GSA expands Alliant awards by one

Technology contract is on hold while waiting for a federal claims court ruling

When will Alliant be ready?

The General Services Administration’s $50 billion Alliant governmentwide technology contract has been on hold for nearly six months because of protests by unsuccessful bidders. Eight companies claim GSA reviewed their proposals unfairly and are asking the U.S. Court of Federal Claims to disallow the original awards and require GSA to restart the process.

2006

Sept. 19: GSA releases its request for proposals for the 10-year Alliant contract.

2007

July 31: GSA announces awards to 29 of the 66 companies that submitted
proposals.

Aug. 24: STG files a bid protest with the Government Accountability Office.

Aug. 27: Stanley Associates and the Centech Group also file protests with GAO.

Sept. 26: Serco files a lawsuit against the awards with the U.S. Court of Federal Claims. In light of that action, GAO dismisses the companies’ protests, and the court announces it will consider the protests as one case.

Dec. 17: GSA awards 62 small businesses a place on the Alliant Small Business contract.

Dec. 21: Stanley Associates earns a spot on the contract after GSA reviews the nine companies’ protests.

2008

March: A federal claims court judge is expected to rule on the protests.

— Matthew Weigelt

One down, eight more to go — that’s the number of protests the General Services Administration faces before it can begin taking orders under the Alliant governmentwide information technology contract.

Earlier this month, Stanley Associates dropped its complaint against GSA’s decision to award 29 other vendors a place on the 10-year, $50 billion Alliant contract because GSA added Stanley to it  
Dec. 21.

Lawsuits filed by eight other companies to protest GSA’s awards will continue in the U.S. Court of Federal Claims. Meanwhile, six months after the initial awards, agencies still can’t place task orders for Alliant products or services.

A court of claims judge is expected to rule on the eight protests in early March, court officials confirmed.
Alliant offers components for integrated IT solutions and services. GSA has touted how easy it will be for agencies to buy through Alliant’s streamlined buying procedures.

Alliant and its companion contract for small firms, Alliant Small Business, are successors to two other GSA governmentwide acquisition contracts. GSA awarded Alliant Small Business to 62 companies in December.

After not making the Alliant cut, Stanley followed STG by filing a protest with the Government Accountability Office in August.

Serco, another unsuccessful bidder, filed a protest in claims court, pushing all other protests out of GAO into one lawsuit.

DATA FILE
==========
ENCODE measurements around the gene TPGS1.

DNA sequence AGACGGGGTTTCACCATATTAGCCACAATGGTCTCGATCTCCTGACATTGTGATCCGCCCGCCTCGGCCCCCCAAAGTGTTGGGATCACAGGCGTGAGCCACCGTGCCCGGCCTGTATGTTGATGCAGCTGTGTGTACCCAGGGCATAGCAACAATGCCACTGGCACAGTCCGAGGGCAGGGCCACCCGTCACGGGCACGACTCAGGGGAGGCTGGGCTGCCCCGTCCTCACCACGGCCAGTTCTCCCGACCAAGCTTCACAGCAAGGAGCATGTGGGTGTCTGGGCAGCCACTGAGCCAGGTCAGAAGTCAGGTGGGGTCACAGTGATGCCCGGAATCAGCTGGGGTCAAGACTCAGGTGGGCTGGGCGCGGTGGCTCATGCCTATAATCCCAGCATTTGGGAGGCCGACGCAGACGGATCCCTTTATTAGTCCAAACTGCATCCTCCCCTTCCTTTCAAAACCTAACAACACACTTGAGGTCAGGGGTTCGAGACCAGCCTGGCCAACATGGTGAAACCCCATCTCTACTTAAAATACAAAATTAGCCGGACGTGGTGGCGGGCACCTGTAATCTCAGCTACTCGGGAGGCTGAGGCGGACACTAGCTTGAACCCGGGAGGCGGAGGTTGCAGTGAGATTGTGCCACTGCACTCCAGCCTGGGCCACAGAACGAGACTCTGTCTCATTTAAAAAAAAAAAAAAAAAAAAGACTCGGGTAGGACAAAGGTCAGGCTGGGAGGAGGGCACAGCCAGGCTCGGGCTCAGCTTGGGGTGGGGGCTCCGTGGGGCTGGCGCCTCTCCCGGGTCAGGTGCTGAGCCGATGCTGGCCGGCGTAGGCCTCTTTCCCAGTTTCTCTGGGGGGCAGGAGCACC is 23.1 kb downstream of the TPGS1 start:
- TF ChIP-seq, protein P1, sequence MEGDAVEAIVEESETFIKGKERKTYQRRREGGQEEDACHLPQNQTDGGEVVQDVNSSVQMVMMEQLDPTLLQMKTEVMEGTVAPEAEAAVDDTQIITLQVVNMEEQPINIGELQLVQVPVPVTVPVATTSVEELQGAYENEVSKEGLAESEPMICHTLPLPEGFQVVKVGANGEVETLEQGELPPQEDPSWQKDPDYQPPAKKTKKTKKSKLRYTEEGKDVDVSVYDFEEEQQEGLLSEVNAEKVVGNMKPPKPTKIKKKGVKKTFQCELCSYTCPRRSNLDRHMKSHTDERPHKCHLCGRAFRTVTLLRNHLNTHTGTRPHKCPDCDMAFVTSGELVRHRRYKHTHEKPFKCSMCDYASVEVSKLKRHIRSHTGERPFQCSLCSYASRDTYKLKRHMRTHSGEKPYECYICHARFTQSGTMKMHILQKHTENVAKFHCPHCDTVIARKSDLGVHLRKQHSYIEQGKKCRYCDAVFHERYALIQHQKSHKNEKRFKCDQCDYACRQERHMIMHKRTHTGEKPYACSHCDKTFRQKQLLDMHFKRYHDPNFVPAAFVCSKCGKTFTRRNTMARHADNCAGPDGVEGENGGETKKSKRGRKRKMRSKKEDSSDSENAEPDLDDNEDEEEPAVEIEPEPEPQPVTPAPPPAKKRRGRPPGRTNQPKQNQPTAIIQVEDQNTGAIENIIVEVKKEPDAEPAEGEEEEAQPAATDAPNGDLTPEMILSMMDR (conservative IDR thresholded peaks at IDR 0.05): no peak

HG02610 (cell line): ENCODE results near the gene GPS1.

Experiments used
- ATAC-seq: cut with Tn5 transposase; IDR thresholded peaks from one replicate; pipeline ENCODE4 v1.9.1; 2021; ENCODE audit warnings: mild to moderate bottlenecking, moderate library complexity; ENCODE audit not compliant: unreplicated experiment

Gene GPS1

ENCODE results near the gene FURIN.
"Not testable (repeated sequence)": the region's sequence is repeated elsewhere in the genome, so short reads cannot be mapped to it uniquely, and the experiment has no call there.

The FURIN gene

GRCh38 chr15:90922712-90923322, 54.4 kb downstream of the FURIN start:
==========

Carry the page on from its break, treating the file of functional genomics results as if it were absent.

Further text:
George Wilson, executive vice president of Stanley, said company executives were surprised by GSA’s decision to leave them off the contract.

GSA said it decided to review the nine companies’ protests before the judge issued a decision. After thoroughly reviewing the protests from those companies, GSA determined that only Stanley deserved an Alliant award, said Dirk Filppot, a GSA spokesman.

GSA and Stanley would not discuss why Stanley received an award after GSA’s review.

In court documents, Stanley argued that, if the decision had not been flawed, it would have been ranked in the top 28 of the 66 proposals GSA received.

The other firms are still waiting to hear from the judge.

“We do feel confident enough that it’s worth going forth,” Steve McCarney, senior manager of communications at Serco, said about the lawsuit. GSA’s decision regarding Stanley doesn’t change how Serco views the lawsuit, he said.

Phone calls to several other protesters seeking comment on GSA’s decision regarding Stanley were not returned.

According to court documents, Serco, Stanley and the other companies questioned GSA’s selection criteria. They charged that GSA’s award was flawed and should be set aside.

Specifically, the vendors claim that GSA’s basic contract plan evaluations treated them unfairly and GSA didn’t follow the criteria described in the request for proposals.

The companies contend there were problems in determining the best value among the proposals and that past performance reviews violated the request for proposals.  GSA asked questions unrelated to the Alliant contract, the court documents state.

The companies agreed that if GSA had done what its RFP said, they would have a better chance of receiving an award, according to the documents.

Alliant will replace two existing IT contracts.

One of them, Millennia, provides IT services, hardware, software and firmware. That contract, which has yet to reach its ceiling, has $15.08 billion available, GSA said. Applications’N Support for Widely diverse End-user Requirements, the other GWAC that Alliant replaces, is a $25 billion vehicle for IT services. It expires in 2009.

Although Alliant remains bogged down with protests, its companion contract, Alliant Small Business, has not been protested.

GSA awarded 62 small businesses a place on the 10-year, $15 billi on contract. It mirrors much of what Alliant offers. Agencies can use the contract to meet their small-business contracting goals, which most departments and agencies have struggled to achieve. Alliant Small Business is GSA’s first small-business set-aside governmentwide contract, agency officials said.

“This contract allows our customers to acquire IT solutions in a streamlined, flexible manner while meeting their socio-economic responsibilities,” said Jim Williams, GSA’s Federal Acquisition Service commissioner.

The contract provides easy access to a range of management and technical support services. GSA officials said Alliant Small Business is one of the most flexible small-business contracts for IT solutions in government. 

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